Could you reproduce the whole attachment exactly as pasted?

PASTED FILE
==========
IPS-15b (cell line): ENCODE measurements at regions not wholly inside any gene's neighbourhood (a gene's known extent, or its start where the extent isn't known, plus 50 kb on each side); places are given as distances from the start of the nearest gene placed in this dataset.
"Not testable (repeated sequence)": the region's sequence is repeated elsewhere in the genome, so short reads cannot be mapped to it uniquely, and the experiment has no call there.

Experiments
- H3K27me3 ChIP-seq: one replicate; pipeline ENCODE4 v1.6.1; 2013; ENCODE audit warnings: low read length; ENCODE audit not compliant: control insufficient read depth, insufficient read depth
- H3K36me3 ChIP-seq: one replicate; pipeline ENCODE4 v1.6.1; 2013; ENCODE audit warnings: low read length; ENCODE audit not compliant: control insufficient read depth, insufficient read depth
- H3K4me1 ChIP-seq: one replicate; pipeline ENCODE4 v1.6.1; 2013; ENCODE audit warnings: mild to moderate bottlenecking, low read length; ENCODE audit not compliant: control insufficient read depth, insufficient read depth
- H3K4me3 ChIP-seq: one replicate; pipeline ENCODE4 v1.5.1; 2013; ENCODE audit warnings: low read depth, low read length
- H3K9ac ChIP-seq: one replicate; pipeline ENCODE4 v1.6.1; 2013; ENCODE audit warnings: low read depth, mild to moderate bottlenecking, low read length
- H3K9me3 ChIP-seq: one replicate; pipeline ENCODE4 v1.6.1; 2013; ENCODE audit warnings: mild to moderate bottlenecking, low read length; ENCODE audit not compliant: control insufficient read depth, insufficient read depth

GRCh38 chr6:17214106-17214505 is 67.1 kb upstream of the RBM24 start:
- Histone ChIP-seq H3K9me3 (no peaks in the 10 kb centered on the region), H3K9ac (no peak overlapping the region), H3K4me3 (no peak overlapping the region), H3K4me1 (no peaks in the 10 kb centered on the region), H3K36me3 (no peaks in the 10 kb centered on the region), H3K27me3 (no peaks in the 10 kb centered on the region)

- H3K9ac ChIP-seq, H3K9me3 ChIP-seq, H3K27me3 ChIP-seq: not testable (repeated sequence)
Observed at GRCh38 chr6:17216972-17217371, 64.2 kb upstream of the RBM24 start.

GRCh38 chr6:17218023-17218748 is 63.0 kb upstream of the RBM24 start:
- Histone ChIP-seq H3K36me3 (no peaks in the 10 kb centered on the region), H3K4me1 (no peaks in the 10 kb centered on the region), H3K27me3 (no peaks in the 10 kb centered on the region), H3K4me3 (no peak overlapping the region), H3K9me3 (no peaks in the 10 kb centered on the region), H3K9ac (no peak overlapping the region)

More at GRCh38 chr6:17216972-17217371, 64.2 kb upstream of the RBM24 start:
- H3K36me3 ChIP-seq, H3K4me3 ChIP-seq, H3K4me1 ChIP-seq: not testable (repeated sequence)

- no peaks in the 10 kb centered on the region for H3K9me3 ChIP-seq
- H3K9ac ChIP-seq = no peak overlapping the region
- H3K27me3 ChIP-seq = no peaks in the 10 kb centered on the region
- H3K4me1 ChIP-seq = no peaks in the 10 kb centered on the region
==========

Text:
IPS-15b (cell line): ENCODE measurements at regions not wholly inside any gene's neighbourhood (a gene's known extent, or its start where the extent isn't known, plus 50 kb on each side); places are given as distances from the start of the nearest gene placed in this dataset.
"Not testable (repeated sequence)": the region's sequence is repeated elsewhere in the genome, so short reads cannot be mapped to it uniquely, and the experiment has no call there.

Experiments
- H3K27me3 ChIP-seq: one replicate; pipeline ENCODE4 v1.6.1; 2013; ENCODE audit warnings: low read length; ENCODE audit not compliant: control insufficient read depth, insufficient read depth
- H3K36me3 ChIP-seq: one replicate; pipeline ENCODE4 v1.6.1; 2013; ENCODE audit warnings: low read length; ENCODE audit not compliant: control insufficient read depth, insufficient read depth
- H3K4me1 ChIP-seq: one replicate; pipeline ENCODE4 v1.6.1; 2013; ENCODE audit warnings: mild to moderate bottlenecking, low read length; ENCODE audit not compliant: control insufficient read depth, insufficient read depth
- H3K4me3 ChIP-seq: one replicate; pipeline ENCODE4 v1.5.1; 2013; ENCODE audit warnings: low read depth, low read length
- H3K9ac ChIP-seq: one replicate; pipeline ENCODE4 v1.6.1; 2013; ENCODE audit warnings: low read depth, mild to moderate bottlenecking, low read length
- H3K9me3 ChIP-seq: one replicate; pipeline ENCODE4 v1.6.1; 2013; ENCODE audit warnings: mild to moderate bottlenecking, low read length; ENCODE audit not compliant: control insufficient read depth, insufficient read depth

GRCh38 chr6:17214106-17214505 is 67.1 kb upstream of the RBM24 start:
- Histone ChIP-seq H3K9me3 (no peaks in the 10 kb centered on the region), H3K9ac (no peak overlapping the region), H3K4me3 (no peak overlapping the region), H3K4me1 (no peaks in the 10 kb centered on the region), H3K36me3 (no peaks in the 10 kb centered on the region), H3K27me3 (no peaks in the 10 kb centered on the region)

- H3K9ac ChIP-seq, H3K9me3 ChIP-seq, H3K27me3 ChIP-seq: not testable (repeated sequence)
Observed at GRCh38 chr6:17216972-17217371, 64.2 kb upstream of the RBM24 start.

GRCh38 chr6:17218023-17218748 is 63.0 kb upstream of the RBM24 start:
- Histone ChIP-seq H3K36me3 (no peaks in the 10 kb centered on the region), H3K4me1 (no peaks in the 10 kb centered on the region), H3K27me3 (no peaks in the 10 kb centered on the region), H3K4me3 (no peak overlapping the region), H3K9me3 (no peaks in the 10 kb centered on the region), H3K9ac (no peak overlapping the region)

More at GRCh38 chr6:17216972-17217371, 64.2 kb upstream of the RBM24 start:
- H3K36me3 ChIP-seq, H3K4me3 ChIP-seq, H3K4me1 ChIP-seq: not testable (repeated sequence)

- no peaks in the 10 kb centered on the region for H3K9me3 ChIP-seq
- H3K9ac ChIP-seq = no peak overlapping the region
- H3K27me3 ChIP-seq = no peaks in the 10 kb centered on the region
- H3K4me1 ChIP-seq = no peaks in the 10 kb centered on the region